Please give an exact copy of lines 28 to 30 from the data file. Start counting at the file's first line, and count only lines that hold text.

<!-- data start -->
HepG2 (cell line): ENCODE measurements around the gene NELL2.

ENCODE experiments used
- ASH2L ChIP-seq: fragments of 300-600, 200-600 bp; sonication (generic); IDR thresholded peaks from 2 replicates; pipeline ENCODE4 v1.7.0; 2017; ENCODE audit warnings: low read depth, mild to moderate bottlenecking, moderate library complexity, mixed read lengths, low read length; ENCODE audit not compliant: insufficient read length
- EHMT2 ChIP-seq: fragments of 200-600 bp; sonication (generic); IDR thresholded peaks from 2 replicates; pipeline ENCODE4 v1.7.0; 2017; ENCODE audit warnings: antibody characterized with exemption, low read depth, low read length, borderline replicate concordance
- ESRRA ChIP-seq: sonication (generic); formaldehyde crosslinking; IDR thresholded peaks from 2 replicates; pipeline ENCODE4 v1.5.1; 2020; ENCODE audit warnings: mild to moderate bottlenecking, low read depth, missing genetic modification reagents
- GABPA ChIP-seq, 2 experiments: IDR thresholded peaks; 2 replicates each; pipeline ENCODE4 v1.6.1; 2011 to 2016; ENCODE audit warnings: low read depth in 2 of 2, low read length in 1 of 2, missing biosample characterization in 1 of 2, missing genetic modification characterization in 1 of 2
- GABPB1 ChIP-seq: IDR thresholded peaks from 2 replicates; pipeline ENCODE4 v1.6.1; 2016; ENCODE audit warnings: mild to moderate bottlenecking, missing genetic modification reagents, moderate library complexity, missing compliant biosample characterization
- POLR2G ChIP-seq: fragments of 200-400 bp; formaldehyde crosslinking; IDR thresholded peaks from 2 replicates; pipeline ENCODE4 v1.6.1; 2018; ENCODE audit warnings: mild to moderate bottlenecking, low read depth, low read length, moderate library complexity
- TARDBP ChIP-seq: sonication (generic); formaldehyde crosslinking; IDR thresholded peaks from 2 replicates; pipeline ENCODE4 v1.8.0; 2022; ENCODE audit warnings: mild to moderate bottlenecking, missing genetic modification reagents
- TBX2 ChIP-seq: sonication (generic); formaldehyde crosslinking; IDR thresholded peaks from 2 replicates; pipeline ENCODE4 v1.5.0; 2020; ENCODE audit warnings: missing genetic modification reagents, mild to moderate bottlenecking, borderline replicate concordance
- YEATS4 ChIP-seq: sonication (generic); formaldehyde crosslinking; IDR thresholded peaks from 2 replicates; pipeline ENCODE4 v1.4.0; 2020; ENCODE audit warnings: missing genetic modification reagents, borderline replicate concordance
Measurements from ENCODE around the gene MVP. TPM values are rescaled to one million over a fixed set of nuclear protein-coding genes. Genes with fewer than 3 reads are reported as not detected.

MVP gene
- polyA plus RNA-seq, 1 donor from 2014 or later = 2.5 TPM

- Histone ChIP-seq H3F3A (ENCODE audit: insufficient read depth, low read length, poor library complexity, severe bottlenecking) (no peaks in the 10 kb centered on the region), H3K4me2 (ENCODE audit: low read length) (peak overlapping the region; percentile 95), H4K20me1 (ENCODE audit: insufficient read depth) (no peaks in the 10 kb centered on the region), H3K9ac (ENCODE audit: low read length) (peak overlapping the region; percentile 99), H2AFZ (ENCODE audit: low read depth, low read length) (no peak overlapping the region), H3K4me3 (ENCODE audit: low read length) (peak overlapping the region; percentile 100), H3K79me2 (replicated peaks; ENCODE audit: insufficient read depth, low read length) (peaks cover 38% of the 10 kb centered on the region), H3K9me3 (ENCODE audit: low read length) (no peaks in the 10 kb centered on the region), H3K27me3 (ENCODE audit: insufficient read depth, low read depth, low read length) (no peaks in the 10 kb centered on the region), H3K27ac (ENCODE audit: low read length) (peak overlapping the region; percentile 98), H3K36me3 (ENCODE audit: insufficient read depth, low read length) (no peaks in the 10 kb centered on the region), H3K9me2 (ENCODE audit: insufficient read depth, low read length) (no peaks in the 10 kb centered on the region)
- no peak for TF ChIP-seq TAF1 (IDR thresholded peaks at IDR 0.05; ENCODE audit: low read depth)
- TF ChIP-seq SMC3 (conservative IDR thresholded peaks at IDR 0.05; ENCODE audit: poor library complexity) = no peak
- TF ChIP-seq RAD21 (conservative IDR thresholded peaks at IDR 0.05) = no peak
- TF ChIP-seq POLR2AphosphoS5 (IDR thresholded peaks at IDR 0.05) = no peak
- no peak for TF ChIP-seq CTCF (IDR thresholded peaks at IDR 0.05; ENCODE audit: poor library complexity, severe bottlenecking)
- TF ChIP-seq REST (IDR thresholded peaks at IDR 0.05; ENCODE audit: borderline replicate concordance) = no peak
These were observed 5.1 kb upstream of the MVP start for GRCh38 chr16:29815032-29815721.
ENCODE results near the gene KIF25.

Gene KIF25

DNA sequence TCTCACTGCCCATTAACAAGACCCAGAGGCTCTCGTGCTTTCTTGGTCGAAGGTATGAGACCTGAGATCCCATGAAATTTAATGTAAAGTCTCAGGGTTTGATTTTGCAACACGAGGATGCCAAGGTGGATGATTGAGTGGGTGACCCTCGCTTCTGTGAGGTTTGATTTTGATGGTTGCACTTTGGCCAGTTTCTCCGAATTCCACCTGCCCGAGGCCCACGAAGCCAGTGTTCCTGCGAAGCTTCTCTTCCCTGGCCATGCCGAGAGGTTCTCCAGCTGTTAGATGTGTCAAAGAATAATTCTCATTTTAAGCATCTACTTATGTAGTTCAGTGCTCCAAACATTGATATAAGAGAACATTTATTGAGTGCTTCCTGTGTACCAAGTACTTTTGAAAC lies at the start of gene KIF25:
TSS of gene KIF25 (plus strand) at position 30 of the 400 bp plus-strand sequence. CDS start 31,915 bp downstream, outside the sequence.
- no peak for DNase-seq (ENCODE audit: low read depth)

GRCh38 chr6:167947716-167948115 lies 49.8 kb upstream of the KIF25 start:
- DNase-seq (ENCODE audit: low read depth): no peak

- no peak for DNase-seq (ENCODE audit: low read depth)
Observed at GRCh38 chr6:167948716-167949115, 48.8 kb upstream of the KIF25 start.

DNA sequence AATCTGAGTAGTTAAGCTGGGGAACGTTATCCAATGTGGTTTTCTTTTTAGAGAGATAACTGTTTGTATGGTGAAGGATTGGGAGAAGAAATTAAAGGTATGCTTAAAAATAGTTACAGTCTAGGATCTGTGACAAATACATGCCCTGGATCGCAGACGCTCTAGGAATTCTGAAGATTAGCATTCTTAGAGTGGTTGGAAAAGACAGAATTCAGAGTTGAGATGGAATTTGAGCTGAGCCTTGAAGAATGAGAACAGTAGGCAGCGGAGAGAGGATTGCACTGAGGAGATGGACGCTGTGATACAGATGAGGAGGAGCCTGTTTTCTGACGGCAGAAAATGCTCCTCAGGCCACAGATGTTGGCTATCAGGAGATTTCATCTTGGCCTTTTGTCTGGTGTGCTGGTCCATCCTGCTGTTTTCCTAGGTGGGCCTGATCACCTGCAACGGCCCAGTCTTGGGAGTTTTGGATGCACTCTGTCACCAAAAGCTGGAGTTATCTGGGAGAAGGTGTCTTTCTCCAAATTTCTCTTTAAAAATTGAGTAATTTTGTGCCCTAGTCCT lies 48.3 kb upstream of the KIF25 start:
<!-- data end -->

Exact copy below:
GRCh38 chr6:167947716-167948115 lies 49.8 kb upstream of the KIF25 start:
- DNase-seq (ENCODE audit: low read depth): no peak

- no peak for DNase-seq (ENCODE audit: low read depth)